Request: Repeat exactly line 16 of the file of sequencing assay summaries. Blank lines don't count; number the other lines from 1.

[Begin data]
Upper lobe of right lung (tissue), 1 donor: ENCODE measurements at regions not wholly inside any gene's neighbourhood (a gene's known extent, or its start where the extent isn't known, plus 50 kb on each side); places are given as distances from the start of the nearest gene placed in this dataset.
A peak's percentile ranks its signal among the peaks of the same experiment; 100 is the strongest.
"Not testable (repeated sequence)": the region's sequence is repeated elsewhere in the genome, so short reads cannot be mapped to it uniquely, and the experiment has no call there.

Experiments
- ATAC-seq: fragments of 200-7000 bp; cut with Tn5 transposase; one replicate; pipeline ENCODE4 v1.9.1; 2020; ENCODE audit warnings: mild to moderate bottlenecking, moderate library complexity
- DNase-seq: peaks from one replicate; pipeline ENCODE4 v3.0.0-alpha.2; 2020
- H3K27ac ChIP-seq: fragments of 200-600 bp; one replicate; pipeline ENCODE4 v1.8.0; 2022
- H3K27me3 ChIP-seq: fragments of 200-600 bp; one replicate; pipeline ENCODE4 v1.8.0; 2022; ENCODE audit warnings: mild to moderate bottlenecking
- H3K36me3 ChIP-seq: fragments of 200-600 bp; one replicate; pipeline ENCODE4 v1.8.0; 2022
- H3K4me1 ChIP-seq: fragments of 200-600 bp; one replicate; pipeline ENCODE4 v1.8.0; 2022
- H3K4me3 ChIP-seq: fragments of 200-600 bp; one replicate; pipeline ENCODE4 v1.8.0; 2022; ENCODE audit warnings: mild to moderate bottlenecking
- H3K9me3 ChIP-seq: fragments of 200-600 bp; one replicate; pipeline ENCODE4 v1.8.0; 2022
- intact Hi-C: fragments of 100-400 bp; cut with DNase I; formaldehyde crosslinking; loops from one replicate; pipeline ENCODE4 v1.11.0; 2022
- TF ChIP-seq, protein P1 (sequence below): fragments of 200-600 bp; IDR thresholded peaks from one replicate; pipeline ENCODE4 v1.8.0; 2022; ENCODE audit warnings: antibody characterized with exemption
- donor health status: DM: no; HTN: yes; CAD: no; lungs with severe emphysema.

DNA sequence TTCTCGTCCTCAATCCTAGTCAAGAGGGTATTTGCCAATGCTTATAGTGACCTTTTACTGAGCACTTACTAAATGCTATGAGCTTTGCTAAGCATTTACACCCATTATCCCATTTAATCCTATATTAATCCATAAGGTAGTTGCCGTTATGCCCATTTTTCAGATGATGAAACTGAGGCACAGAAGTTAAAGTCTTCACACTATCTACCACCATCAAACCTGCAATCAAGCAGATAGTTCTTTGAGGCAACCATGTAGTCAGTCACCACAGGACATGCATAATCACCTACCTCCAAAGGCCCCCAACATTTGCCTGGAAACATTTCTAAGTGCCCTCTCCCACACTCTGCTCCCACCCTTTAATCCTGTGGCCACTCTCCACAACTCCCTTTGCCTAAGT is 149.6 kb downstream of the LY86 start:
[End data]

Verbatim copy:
DNA sequence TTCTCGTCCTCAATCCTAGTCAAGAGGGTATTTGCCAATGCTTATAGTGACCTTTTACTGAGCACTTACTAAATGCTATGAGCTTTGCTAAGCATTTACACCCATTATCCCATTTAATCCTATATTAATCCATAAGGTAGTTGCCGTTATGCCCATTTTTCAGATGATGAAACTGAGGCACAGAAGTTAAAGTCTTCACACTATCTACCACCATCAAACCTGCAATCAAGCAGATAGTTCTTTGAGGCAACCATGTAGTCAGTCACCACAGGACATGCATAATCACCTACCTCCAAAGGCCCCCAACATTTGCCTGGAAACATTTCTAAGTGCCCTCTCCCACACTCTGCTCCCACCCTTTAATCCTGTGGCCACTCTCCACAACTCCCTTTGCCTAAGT is 149.6 kb downstream of the LY86 start: